The prodigal son's confession (weekly review)
By Dzhambulat Are
GROZNY, Chechnya – Last week Ramzan Kadyrov received the longed-for moral and ideological support he was denied during the years of his time first as premier and then as president. Umar Khambiyev – the former Ichkerian health minister, President Aslan Maskhadov’s former general representative in European countries, one of the pillars and moral authorities of the Chechen separatists – inclined his head.
In an interview for the Vesti-Severny Kavkaz news agency, Umar Khambiyev said that while he himself was an opponent of Kadyrov, and had made a great many speeches blaming him for what was happening in Chechnya, he now saw that Kadyrov was really making an effort, doing something for Chechnya. “This man genuinely wants the republic to prosper, his aspirations are genuinely connected with the people, and by what he is doing he is proving that he cares about them.”
Umar Khambiyev says that he does not plan to return to Italy, where he was granted political asylum. Explaining the reason for its decision, he openly rejects the arguments of his recent allies among the human rights defenders who claim that Chechnya is still a troubled territory where no one can feel safe.
However, we need merely recall the fate of one of Ramzan Kadyrov’s recent critics – the religious leader Mukhmad-Salakh Masayev. After he gave an interview to the Novaya Gazeta newspaper he was kidnapped by unidentified assailants right in the middle of Grozny. His whereabouts are still unknown.
”A person can live here in perfect safety,” said Umar Khambiyev, nevertheless.
In order to understand how flattering Kadyrov finds opinions of this kind it is necessary to remember Khambiyev’s past fortunes. At the beginning of the second Chechen war, he – along with the guerrillas – was taken prisoner and endured the nightmare conditions of the Russian concentration camps. He only obtained his freedom through the intervention of influential Moscow Chechens.
Umar Khambiyev’s brother Magomed was not an ordinary guerrilla – he was Ichkeria’s defence minister. Kadyrov took several of the Khambiyevs’ relatives hostage, and as a result Magomed was forced to lay down his arms. But now all that is forgotten. At least, that is what Maskhadov’s former emissary to Europe is calling for, the man who from the lofty tribunes of European institutions sometimes used to try to persuade European politicians that the Moscow-backed regime of the Kadyrovs – first father, then son – had no future, and that the men who had been put on the throne by the Russian government did not have the right to speak on behalf of the Chechens.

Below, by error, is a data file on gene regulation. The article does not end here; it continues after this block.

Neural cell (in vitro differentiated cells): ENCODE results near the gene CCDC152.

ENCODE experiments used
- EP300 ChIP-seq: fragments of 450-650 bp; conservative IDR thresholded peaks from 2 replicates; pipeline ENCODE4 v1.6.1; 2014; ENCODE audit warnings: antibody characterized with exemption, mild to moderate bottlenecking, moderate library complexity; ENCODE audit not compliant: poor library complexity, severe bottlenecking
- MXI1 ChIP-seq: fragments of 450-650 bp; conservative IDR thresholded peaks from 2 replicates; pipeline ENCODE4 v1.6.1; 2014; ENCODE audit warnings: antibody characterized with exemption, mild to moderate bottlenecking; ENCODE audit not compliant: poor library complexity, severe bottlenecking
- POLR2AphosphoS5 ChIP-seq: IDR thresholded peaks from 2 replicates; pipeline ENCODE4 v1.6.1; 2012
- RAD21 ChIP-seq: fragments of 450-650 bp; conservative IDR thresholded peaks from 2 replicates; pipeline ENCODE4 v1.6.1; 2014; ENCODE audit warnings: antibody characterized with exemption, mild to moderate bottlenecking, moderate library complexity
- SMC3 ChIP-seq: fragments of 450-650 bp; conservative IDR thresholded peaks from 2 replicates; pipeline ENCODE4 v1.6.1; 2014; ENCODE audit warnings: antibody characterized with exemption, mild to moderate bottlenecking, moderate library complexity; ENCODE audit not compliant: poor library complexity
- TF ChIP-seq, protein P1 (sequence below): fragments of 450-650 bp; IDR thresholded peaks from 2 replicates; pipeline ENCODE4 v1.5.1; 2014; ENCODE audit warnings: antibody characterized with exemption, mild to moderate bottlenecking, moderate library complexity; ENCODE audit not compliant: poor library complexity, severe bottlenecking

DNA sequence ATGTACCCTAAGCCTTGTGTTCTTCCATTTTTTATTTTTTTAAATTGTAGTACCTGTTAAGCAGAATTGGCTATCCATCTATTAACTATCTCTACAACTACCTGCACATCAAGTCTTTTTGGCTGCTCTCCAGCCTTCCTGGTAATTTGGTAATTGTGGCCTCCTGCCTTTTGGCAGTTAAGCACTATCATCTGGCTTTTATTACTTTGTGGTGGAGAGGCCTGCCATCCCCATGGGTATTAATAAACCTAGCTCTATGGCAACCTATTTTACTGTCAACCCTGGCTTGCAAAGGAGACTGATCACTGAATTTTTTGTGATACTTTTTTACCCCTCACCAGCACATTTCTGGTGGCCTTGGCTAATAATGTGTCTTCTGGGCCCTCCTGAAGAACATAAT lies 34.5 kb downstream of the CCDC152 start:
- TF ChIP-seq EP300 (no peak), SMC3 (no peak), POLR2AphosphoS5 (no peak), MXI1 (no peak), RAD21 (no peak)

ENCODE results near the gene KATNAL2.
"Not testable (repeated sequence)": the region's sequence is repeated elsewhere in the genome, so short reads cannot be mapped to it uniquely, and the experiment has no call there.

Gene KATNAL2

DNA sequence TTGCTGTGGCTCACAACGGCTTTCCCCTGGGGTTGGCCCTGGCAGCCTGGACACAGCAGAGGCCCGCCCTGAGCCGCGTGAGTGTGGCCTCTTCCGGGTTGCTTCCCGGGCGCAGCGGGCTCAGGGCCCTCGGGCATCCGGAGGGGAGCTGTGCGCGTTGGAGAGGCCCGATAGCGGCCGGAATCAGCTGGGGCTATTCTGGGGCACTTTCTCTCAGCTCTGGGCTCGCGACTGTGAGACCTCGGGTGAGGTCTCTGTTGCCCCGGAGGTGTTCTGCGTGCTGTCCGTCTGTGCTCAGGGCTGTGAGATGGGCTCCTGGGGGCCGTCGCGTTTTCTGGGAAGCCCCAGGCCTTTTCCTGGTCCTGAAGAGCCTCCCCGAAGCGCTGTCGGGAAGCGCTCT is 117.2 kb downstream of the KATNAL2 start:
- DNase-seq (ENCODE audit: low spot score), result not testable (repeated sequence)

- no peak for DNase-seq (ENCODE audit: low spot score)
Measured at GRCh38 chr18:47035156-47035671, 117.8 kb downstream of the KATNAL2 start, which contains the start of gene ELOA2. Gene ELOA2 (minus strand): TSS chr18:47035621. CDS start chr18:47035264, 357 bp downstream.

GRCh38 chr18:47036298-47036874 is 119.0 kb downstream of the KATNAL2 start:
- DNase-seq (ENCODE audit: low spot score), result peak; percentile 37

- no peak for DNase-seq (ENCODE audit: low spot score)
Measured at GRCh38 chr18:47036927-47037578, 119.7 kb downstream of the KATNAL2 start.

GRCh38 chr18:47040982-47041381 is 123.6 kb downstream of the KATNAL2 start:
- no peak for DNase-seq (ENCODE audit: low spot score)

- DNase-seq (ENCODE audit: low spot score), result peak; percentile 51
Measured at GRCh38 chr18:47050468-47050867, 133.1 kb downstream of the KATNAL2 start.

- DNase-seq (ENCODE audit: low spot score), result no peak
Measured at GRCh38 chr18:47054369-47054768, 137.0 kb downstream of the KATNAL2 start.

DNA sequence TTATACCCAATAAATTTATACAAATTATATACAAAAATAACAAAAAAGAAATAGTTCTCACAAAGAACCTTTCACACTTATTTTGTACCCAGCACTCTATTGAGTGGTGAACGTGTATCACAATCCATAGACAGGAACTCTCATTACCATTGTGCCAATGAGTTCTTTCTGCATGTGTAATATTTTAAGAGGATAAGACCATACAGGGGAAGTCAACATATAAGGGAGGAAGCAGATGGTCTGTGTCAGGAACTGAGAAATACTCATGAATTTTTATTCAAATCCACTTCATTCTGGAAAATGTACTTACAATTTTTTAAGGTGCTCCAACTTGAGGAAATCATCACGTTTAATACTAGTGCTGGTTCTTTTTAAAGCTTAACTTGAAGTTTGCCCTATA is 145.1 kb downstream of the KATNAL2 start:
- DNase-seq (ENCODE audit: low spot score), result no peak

Khambiyev is confident that his example will be followed by other “Ichkerian” officials.
Meanwhile, Ramzan Kadyrov has become personally engaged in the hunt for Sulim Yamadayev. Without waiting for his own interior ministry to achieve the expected result, the Chechen President has launched a vigorous, but so far only verbal attack aimed at forcing the ex-Vostok commander’s protectors to give him up.
According to the Chechen President’s press service, Kadyrov is confident that Moscow’s law enforcement bodies are aware of the whereabouts of Yamadayev, who is reportedly hiding from justice in one of the elite districts of the Russian capital city.
“Basically, what is involved is a criminal who motivates his actions by allegedly providing security, who ignores the law and the basic norms that protect public safety, who has gathered around him an armed group of twenty men and who is sitting tight more or less in the centre of the capital. A criminal for whom an arrest warrant has been issued, with men around him who are armed to the teeth, in a densely populated area of the Russian capital – is that not a real threat to society?” Ramzan Kadyrov inquires.
The Moscow-backed Chechen President knows what he is talking about. When his janissaries come for Yamadayev, the metropolitan area which has given shelter to the fugitive Hero of Russia may indeed become a real disaster zone.
The photograph is borrowed from the website inworld.kz.
Previous weekly reviews can be read at http://www.watchdog.cz/weekly.
(Translation by DM)